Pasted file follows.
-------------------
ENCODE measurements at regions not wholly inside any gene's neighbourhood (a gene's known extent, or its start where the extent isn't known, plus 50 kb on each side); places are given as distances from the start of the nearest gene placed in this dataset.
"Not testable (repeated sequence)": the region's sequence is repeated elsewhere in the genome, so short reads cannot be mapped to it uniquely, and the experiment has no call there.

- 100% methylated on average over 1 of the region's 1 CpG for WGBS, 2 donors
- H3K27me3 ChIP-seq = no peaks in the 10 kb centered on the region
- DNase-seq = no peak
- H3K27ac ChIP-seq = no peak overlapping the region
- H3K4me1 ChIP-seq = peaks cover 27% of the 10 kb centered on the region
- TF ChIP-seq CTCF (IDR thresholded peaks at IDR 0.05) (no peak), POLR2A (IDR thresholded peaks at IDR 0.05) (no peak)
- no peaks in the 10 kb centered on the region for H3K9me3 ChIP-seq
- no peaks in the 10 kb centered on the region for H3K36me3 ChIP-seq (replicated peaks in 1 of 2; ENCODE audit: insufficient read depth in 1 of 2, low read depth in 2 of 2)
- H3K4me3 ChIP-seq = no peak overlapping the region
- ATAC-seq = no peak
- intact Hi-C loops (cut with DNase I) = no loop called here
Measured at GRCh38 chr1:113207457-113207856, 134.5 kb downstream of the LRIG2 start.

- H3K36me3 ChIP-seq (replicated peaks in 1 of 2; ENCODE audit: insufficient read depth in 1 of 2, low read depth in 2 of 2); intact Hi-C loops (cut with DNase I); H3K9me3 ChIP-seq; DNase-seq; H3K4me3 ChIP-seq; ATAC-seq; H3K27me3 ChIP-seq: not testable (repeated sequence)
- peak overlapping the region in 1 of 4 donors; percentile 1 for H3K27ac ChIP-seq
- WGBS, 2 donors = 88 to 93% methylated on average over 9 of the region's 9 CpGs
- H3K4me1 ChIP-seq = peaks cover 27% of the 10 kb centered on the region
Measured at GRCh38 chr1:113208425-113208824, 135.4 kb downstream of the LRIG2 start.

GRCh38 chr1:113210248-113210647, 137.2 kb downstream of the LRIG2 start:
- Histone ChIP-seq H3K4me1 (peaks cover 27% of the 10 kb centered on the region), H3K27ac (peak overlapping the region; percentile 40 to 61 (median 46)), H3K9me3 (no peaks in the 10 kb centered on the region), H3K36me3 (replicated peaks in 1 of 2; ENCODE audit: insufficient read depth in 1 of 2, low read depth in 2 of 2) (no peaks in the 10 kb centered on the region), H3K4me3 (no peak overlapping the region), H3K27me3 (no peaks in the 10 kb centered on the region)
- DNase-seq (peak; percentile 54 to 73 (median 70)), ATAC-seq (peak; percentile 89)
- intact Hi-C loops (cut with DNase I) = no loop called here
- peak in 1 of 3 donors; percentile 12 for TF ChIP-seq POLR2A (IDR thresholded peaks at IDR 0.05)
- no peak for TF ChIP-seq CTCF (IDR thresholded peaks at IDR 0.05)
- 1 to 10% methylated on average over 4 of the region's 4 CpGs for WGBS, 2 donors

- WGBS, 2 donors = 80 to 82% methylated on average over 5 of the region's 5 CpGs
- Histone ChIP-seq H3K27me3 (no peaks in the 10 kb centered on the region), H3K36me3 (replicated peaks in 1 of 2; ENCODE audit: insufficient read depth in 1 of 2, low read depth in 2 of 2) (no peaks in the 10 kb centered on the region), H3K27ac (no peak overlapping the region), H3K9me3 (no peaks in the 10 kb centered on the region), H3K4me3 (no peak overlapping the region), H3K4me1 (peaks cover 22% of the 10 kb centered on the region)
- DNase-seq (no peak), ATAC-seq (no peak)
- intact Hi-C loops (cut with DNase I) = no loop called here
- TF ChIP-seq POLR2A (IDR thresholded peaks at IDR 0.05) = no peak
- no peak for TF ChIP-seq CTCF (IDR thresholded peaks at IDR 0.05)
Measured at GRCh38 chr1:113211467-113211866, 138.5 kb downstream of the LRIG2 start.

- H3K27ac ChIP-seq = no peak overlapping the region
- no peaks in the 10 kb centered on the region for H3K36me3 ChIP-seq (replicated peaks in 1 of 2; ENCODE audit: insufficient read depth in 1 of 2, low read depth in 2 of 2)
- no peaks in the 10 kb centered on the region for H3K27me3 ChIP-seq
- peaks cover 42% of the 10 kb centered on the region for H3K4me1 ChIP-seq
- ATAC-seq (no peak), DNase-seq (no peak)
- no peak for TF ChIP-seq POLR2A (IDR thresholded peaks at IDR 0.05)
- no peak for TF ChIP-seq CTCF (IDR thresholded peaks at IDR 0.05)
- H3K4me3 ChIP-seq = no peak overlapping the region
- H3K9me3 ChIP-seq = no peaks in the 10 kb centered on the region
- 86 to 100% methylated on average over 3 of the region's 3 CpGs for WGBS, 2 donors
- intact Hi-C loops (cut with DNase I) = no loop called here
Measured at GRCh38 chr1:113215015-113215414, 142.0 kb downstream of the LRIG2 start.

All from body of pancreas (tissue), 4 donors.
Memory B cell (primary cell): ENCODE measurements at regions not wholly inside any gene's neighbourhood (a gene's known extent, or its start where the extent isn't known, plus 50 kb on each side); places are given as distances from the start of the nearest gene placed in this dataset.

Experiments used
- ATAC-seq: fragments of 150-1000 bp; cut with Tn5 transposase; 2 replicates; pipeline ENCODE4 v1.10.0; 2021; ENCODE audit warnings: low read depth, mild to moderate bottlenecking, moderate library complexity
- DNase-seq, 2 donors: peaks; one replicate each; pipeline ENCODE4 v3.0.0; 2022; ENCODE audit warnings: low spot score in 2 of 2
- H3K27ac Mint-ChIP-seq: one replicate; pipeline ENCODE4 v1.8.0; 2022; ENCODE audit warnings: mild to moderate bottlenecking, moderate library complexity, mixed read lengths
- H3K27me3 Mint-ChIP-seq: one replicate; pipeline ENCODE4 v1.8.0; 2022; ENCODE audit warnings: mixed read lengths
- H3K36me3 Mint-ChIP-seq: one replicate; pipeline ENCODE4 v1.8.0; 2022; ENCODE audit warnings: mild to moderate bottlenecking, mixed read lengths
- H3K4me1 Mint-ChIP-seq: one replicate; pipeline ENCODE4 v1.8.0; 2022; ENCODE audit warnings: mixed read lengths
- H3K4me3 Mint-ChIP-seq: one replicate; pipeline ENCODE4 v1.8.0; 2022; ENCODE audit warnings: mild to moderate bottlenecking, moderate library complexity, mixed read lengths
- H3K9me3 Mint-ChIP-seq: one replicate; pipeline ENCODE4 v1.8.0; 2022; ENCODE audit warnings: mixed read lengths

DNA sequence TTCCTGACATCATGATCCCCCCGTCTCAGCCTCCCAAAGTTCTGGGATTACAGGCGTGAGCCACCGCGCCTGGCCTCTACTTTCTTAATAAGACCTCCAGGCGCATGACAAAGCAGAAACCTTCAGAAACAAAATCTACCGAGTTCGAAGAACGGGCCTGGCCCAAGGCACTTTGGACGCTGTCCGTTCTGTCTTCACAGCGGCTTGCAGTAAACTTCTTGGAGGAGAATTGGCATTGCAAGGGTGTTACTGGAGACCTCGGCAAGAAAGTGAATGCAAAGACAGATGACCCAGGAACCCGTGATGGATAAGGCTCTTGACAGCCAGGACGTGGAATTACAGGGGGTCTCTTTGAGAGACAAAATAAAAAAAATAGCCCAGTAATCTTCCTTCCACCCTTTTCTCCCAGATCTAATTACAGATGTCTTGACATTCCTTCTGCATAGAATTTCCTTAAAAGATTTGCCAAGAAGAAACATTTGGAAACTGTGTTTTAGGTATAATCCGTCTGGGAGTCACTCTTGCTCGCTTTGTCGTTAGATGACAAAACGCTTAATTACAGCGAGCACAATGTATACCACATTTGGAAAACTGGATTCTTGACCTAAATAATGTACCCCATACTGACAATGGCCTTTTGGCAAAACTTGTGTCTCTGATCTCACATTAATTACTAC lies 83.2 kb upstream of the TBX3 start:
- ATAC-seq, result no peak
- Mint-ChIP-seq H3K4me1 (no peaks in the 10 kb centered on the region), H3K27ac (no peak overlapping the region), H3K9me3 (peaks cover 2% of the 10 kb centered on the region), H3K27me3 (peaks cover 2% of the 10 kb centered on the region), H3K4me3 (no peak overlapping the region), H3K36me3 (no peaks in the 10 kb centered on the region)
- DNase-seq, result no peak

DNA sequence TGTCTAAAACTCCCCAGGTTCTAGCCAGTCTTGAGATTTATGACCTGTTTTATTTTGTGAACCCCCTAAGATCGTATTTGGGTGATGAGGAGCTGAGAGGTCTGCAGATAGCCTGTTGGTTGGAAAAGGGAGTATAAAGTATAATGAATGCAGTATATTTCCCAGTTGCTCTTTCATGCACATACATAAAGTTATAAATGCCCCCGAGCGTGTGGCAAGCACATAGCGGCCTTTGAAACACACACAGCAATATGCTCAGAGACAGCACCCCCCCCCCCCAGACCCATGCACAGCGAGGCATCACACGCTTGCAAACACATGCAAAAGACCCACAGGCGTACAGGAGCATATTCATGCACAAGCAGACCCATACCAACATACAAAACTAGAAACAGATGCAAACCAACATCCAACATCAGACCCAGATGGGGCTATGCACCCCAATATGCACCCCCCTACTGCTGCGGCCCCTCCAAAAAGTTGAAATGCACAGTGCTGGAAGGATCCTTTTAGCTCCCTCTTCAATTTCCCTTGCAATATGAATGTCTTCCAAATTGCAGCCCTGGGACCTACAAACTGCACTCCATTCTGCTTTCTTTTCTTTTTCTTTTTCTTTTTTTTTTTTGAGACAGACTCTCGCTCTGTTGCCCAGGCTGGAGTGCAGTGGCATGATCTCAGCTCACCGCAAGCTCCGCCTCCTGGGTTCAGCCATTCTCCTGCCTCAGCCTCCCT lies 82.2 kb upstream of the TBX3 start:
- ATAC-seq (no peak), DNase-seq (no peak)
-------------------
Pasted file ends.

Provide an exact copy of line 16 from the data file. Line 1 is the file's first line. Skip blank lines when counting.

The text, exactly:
- peak overlapping the region in 1 of 4 donors; percentile 1 for H3K27ac ChIP-seq